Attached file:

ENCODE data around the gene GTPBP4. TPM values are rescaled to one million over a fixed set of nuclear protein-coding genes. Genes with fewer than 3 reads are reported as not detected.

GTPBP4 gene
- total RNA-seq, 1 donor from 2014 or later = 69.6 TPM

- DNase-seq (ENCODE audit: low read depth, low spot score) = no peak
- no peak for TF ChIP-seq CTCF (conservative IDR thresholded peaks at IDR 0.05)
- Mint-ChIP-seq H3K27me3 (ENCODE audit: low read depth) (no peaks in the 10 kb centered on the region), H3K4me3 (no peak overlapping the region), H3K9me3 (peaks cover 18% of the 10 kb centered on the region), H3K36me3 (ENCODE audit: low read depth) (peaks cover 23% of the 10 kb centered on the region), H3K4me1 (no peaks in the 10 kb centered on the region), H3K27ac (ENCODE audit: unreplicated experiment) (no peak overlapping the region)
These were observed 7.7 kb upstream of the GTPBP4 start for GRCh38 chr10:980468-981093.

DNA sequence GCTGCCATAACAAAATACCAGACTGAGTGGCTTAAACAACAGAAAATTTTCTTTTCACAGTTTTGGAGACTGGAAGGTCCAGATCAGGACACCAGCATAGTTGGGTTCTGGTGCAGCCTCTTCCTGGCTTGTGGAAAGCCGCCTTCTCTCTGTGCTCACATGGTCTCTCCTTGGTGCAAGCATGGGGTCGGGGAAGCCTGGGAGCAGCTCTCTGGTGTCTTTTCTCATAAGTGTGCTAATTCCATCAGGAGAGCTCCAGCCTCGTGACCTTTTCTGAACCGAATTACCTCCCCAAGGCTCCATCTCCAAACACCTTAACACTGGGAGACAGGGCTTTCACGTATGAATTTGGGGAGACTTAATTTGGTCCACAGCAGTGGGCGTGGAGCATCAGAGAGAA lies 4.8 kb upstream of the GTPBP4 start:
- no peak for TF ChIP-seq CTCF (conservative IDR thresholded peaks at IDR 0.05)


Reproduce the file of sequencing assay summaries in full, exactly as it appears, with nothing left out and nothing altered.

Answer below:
ENCODE data around the gene GTPBP4. TPM values are rescaled to one million over a fixed set of nuclear protein-coding genes. Genes with fewer than 3 reads are reported as not detected.

GTPBP4 gene
- total RNA-seq, 1 donor from 2014 or later = 69.6 TPM

- DNase-seq (ENCODE audit: low read depth, low spot score) = no peak
- no peak for TF ChIP-seq CTCF (conservative IDR thresholded peaks at IDR 0.05)
- Mint-ChIP-seq H3K27me3 (ENCODE audit: low read depth) (no peaks in the 10 kb centered on the region), H3K4me3 (no peak overlapping the region), H3K9me3 (peaks cover 18% of the 10 kb centered on the region), H3K36me3 (ENCODE audit: low read depth) (peaks cover 23% of the 10 kb centered on the region), H3K4me1 (no peaks in the 10 kb centered on the region), H3K27ac (ENCODE audit: unreplicated experiment) (no peak overlapping the region)
These were observed 7.7 kb upstream of the GTPBP4 start for GRCh38 chr10:980468-981093.

DNA sequence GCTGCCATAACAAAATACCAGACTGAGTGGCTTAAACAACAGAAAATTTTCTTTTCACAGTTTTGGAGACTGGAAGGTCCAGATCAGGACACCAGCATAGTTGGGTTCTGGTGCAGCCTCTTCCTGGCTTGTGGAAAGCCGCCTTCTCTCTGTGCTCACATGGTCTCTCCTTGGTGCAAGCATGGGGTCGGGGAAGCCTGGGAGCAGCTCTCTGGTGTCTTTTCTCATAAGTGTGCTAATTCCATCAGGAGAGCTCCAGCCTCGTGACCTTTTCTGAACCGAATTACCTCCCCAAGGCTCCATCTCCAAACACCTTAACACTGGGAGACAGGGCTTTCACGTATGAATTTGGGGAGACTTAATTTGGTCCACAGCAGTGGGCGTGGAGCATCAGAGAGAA lies 4.8 kb upstream of the GTPBP4 start:
- no peak for TF ChIP-seq CTCF (conservative IDR thresholded peaks at IDR 0.05)